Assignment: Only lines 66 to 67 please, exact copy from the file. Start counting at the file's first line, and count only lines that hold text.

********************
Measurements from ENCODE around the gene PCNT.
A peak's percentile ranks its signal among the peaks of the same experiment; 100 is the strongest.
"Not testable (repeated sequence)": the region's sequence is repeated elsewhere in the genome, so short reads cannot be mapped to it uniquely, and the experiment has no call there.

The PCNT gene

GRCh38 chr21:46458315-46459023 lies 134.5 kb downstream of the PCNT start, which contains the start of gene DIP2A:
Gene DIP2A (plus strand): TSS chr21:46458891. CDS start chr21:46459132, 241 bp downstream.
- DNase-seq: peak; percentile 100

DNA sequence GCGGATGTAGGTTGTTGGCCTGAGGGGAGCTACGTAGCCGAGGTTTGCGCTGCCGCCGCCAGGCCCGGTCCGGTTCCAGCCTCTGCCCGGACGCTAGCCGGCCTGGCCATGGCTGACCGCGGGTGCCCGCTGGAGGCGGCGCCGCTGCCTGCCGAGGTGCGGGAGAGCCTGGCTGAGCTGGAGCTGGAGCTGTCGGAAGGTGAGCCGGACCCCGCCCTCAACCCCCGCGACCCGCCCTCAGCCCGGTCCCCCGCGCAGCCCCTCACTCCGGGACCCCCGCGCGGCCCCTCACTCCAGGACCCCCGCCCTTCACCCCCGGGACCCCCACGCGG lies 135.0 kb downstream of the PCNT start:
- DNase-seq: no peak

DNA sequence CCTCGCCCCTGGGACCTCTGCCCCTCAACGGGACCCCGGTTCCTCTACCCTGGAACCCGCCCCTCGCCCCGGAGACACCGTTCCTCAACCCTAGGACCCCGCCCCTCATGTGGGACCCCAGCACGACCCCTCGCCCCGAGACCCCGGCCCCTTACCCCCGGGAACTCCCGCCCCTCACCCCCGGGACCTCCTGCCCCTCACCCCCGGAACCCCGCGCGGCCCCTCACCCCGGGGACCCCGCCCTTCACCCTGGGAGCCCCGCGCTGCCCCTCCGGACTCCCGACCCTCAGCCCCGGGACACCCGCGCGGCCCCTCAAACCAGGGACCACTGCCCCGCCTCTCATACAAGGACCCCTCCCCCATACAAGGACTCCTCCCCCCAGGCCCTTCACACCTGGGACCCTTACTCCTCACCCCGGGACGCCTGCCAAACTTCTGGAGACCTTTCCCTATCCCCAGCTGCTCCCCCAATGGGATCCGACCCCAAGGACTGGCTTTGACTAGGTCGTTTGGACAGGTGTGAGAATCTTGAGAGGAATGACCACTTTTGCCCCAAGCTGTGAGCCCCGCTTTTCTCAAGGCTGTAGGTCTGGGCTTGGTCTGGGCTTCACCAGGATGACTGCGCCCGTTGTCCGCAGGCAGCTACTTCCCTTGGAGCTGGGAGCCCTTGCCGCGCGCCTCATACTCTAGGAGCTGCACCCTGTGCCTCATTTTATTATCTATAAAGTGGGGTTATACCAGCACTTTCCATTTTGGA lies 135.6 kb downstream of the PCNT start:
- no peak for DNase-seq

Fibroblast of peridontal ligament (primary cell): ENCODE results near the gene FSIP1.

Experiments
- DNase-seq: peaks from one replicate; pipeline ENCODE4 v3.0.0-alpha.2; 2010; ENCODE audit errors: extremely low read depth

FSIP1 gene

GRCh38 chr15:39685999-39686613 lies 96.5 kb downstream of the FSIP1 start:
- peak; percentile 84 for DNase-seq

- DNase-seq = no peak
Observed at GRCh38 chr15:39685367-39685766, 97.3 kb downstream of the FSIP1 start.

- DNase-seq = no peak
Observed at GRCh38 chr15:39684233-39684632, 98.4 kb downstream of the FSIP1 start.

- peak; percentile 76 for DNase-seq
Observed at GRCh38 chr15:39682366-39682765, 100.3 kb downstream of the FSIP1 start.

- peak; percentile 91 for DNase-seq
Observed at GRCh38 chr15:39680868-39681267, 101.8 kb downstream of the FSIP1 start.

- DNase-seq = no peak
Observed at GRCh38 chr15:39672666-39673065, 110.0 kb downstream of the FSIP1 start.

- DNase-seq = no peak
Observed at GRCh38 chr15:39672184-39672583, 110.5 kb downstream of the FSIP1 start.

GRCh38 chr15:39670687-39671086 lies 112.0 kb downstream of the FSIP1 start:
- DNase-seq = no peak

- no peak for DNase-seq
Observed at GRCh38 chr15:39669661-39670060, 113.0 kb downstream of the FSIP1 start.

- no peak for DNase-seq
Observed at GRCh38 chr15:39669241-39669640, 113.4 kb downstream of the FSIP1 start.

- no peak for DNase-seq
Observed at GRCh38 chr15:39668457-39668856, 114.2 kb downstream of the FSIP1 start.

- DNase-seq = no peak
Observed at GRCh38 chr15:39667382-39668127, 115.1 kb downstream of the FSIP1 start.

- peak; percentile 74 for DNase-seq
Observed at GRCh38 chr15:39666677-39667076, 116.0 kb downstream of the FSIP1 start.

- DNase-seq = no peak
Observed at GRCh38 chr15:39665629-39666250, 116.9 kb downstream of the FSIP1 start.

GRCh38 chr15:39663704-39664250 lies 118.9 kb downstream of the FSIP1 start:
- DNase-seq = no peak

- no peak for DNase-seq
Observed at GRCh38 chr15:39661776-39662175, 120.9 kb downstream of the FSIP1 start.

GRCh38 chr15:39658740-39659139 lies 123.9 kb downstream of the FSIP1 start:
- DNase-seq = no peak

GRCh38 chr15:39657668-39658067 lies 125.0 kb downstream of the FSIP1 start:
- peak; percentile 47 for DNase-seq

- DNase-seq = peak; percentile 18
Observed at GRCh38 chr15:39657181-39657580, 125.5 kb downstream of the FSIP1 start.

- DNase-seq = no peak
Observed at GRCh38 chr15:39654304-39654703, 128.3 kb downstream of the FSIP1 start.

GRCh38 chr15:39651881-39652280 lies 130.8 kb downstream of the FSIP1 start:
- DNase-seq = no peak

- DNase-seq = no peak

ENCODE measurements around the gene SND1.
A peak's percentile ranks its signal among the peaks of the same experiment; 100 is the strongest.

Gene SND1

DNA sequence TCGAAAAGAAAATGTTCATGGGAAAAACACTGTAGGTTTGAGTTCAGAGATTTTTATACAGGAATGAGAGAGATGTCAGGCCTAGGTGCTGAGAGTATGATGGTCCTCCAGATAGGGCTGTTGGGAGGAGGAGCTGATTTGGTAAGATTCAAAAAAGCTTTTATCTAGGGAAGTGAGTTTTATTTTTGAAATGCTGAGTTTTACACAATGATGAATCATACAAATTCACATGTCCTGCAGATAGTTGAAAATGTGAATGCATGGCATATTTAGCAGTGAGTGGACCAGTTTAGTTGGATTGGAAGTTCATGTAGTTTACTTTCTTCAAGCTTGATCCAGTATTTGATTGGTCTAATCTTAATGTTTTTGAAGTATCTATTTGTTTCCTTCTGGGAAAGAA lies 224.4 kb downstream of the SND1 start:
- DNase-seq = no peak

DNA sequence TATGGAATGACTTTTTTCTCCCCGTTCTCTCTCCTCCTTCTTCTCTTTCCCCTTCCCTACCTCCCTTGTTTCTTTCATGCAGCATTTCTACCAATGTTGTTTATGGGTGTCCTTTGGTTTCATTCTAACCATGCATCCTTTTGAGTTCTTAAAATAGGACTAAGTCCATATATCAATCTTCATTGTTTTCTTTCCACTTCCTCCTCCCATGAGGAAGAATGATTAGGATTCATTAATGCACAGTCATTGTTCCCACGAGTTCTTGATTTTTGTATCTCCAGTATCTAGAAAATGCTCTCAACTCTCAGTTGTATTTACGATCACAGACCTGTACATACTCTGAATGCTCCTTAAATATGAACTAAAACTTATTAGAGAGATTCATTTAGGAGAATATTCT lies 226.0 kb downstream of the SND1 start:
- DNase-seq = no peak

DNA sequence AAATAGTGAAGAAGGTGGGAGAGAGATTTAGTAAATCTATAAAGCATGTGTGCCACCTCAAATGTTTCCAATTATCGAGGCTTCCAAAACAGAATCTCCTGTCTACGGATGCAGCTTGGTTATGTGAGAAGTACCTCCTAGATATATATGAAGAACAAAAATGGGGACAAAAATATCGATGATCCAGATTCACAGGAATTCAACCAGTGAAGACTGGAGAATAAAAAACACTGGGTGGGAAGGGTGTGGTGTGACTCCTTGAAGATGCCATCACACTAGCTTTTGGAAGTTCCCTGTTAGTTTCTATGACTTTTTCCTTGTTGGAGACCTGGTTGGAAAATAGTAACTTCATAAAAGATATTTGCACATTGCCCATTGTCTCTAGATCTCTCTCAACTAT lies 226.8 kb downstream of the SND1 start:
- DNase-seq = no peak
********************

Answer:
DNA sequence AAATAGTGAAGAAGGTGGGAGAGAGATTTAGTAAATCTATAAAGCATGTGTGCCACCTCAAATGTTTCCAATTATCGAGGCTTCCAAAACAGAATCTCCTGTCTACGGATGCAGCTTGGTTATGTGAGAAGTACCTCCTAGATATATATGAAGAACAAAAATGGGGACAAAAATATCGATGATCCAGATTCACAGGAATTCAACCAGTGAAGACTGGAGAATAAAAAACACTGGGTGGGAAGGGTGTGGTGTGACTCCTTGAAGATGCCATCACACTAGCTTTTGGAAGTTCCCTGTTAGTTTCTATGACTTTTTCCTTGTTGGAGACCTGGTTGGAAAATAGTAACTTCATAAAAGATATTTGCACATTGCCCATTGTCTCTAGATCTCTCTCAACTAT lies 226.8 kb downstream of the SND1 start:
- DNase-seq = no peak